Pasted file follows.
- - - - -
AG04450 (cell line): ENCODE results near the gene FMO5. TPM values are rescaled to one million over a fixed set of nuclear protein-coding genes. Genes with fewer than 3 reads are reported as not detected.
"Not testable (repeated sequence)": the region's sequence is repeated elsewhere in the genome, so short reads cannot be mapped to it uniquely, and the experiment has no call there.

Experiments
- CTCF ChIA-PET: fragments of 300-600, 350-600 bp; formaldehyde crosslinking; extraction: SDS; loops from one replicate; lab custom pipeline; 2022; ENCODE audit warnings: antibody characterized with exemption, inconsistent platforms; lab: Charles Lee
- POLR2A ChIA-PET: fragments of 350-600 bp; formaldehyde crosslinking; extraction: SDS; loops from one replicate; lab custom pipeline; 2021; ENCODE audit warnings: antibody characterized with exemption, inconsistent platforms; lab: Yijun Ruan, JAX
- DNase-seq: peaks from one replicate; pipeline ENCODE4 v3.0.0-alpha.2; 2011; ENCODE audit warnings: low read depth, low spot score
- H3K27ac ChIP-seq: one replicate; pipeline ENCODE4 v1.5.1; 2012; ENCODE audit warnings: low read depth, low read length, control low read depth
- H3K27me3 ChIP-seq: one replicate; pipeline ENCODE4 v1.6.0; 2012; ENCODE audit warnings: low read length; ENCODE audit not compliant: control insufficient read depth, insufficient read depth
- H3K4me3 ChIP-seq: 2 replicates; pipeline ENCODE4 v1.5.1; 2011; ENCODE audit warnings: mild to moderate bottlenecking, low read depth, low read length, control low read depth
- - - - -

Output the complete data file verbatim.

AG04450 (cell line): ENCODE results near the gene FMO5. TPM values are rescaled to one million over a fixed set of nuclear protein-coding genes. Genes with fewer than 3 reads are reported as not detected.
"Not testable (repeated sequence)": the region's sequence is repeated elsewhere in the genome, so short reads cannot be mapped to it uniquely, and the experiment has no call there.

Experiments
- CTCF ChIA-PET: fragments of 300-600, 350-600 bp; formaldehyde crosslinking; extraction: SDS; loops from one replicate; lab custom pipeline; 2022; ENCODE audit warnings: antibody characterized with exemption, inconsistent platforms; lab: Charles Lee
- POLR2A ChIA-PET: fragments of 350-600 bp; formaldehyde crosslinking; extraction: SDS; loops from one replicate; lab custom pipeline; 2021; ENCODE audit warnings: antibody characterized with exemption, inconsistent platforms; lab: Yijun Ruan, JAX
- DNase-seq: peaks from one replicate; pipeline ENCODE4 v3.0.0-alpha.2; 2011; ENCODE audit warnings: low read depth, low spot score
- H3K27ac ChIP-seq: one replicate; pipeline ENCODE4 v1.5.1; 2012; ENCODE audit warnings: low read depth, low read length, control low read depth
- H3K27me3 ChIP-seq: one replicate; pipeline ENCODE4 v1.6.0; 2012; ENCODE audit warnings: low read length; ENCODE audit not compliant: control insufficient read depth, insufficient read depth
- H3K4me3 ChIP-seq: 2 replicates; pipeline ENCODE4 v1.5.1; 2011; ENCODE audit warnings: mild to moderate bottlenecking, low read depth, low read length, control low read depth